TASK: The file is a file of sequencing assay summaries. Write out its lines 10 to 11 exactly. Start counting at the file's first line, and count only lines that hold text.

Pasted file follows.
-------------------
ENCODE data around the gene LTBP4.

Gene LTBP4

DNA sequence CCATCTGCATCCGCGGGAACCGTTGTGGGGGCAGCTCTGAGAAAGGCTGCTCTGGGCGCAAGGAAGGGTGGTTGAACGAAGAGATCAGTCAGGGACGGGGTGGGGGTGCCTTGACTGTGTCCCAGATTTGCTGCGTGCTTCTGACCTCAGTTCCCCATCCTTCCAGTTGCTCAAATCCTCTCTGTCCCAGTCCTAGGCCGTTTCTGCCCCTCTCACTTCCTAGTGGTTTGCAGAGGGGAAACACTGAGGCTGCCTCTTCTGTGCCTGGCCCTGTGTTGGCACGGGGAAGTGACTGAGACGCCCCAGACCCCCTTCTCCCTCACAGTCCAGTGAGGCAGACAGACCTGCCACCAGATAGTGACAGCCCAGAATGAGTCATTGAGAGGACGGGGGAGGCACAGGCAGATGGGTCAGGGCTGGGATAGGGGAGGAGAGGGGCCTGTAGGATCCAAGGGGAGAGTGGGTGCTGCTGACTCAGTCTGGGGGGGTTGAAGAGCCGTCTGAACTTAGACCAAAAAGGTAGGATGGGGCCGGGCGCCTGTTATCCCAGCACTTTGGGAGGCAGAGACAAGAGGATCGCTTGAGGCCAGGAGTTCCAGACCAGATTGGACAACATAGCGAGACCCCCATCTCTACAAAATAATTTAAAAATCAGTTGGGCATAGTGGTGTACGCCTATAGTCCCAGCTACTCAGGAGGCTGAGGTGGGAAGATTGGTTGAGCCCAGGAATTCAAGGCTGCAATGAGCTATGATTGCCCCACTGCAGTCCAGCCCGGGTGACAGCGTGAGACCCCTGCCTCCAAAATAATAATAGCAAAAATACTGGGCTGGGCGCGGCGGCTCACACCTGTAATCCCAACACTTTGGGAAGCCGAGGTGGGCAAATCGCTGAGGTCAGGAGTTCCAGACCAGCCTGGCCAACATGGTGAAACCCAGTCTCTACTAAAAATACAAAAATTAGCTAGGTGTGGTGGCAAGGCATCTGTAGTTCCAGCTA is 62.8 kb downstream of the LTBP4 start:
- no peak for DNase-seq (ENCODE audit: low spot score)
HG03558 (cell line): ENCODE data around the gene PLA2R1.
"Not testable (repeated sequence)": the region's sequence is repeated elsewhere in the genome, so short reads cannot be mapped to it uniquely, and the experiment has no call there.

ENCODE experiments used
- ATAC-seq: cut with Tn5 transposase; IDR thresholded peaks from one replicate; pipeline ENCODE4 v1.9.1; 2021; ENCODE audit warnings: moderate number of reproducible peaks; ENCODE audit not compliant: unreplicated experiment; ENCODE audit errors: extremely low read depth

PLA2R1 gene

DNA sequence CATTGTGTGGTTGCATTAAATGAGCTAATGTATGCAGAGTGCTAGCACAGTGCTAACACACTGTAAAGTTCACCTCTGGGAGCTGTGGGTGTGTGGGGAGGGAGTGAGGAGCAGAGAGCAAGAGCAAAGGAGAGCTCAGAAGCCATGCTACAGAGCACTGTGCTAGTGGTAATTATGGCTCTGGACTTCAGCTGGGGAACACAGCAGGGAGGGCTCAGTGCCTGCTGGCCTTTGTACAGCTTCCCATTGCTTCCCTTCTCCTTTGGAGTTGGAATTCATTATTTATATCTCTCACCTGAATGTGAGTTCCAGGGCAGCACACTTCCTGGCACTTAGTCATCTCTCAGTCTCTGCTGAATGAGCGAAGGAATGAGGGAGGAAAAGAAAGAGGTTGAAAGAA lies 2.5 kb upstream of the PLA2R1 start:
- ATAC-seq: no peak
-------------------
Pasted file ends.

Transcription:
DNA sequence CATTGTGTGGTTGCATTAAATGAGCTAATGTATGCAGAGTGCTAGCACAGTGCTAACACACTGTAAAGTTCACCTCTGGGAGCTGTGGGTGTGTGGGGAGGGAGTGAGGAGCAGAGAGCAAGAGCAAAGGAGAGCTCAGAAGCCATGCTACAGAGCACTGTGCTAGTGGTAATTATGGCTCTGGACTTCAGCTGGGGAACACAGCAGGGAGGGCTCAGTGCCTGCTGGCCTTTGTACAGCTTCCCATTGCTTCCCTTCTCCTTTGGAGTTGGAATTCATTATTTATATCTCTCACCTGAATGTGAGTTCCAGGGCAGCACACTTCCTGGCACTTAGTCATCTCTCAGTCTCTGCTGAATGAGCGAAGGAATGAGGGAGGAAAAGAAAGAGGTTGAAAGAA lies 2.5 kb upstream of the PLA2R1 start:
- ATAC-seq: no peak